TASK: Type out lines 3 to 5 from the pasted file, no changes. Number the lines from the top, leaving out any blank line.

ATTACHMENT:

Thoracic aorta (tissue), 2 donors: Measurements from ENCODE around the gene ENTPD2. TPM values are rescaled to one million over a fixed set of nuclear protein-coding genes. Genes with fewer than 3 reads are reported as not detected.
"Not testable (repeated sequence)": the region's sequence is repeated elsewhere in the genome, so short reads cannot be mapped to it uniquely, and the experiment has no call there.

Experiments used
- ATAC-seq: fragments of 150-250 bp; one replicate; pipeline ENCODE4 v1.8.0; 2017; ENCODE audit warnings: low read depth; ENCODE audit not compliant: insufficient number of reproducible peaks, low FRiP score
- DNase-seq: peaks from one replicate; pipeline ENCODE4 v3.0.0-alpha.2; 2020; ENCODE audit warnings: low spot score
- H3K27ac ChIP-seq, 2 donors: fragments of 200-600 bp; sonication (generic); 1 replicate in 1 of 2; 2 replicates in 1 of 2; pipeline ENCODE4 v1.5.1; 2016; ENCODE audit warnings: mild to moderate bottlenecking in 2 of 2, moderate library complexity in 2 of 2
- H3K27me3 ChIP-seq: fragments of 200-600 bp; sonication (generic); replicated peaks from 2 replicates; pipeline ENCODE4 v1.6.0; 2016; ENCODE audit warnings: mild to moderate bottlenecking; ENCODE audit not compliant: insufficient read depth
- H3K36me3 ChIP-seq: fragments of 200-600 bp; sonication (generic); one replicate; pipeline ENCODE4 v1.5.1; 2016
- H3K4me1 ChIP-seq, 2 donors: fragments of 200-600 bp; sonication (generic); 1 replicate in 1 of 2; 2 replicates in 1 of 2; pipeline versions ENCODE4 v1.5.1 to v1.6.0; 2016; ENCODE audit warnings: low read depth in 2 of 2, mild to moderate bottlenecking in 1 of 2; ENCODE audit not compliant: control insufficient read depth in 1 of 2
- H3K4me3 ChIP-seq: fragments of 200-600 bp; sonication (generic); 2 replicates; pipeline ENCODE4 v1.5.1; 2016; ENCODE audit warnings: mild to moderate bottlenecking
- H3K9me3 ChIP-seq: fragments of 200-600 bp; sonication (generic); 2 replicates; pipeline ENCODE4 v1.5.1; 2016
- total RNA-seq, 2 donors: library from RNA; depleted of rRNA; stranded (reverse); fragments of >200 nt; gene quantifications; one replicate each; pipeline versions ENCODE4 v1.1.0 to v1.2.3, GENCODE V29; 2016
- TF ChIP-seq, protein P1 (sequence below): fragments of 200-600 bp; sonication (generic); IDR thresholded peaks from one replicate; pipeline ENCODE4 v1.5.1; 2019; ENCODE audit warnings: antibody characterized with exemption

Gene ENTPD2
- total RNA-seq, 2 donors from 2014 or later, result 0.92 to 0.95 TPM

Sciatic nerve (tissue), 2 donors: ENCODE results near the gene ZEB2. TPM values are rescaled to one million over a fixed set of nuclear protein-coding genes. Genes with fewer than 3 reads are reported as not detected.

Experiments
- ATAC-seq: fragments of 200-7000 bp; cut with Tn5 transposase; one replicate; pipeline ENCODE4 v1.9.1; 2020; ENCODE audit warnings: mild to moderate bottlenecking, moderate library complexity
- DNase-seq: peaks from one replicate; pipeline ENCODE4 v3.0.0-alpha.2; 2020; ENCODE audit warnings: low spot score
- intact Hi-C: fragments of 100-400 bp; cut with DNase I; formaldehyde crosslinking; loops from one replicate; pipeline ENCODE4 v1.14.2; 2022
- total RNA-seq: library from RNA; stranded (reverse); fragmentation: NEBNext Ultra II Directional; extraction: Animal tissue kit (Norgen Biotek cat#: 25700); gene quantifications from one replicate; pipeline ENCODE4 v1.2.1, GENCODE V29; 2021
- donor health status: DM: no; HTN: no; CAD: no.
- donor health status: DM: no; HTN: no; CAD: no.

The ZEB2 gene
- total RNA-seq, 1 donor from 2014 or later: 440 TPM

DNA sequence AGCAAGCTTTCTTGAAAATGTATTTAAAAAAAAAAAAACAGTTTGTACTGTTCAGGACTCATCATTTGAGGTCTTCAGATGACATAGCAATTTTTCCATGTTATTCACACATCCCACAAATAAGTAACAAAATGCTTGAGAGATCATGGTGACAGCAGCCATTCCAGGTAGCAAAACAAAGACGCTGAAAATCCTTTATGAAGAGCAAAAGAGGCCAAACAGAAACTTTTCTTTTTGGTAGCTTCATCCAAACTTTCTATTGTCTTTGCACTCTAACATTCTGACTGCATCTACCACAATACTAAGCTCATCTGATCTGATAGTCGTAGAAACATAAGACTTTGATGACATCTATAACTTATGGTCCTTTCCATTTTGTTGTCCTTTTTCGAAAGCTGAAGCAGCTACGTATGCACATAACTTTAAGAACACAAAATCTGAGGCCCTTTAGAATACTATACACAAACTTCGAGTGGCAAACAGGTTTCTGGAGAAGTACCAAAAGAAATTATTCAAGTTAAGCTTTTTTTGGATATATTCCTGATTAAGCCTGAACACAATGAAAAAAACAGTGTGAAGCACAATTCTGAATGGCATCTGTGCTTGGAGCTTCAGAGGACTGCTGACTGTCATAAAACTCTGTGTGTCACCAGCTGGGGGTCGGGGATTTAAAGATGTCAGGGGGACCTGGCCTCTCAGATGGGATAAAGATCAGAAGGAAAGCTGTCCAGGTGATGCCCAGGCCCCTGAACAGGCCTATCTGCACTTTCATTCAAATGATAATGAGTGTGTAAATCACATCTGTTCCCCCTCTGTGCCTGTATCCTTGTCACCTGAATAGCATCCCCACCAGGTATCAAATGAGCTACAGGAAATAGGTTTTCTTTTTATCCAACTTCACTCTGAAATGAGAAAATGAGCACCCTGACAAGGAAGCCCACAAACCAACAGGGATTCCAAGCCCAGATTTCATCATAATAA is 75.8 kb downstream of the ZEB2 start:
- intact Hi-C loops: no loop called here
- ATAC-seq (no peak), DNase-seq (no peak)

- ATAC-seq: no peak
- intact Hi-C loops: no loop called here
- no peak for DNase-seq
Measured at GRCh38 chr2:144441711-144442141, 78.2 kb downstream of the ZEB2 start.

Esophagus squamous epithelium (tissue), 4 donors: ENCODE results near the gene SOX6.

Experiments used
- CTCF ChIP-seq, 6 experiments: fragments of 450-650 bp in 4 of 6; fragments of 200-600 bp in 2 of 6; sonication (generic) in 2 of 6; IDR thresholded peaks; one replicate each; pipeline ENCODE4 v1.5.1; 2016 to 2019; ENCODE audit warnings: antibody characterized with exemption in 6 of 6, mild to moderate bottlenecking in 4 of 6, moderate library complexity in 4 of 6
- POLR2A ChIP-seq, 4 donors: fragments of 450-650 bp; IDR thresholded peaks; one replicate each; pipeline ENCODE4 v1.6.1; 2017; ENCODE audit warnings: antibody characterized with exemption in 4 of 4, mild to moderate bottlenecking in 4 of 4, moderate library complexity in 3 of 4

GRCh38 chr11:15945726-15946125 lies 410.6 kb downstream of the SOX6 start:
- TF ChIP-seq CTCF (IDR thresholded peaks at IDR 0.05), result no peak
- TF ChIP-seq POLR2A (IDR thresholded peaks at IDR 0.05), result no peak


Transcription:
Experiments used
- ATAC-seq: fragments of 150-250 bp; one replicate; pipeline ENCODE4 v1.8.0; 2017; ENCODE audit warnings: low read depth; ENCODE audit not compliant: insufficient number of reproducible peaks, low FRiP score
- DNase-seq: peaks from one replicate; pipeline ENCODE4 v3.0.0-alpha.2; 2020; ENCODE audit warnings: low spot score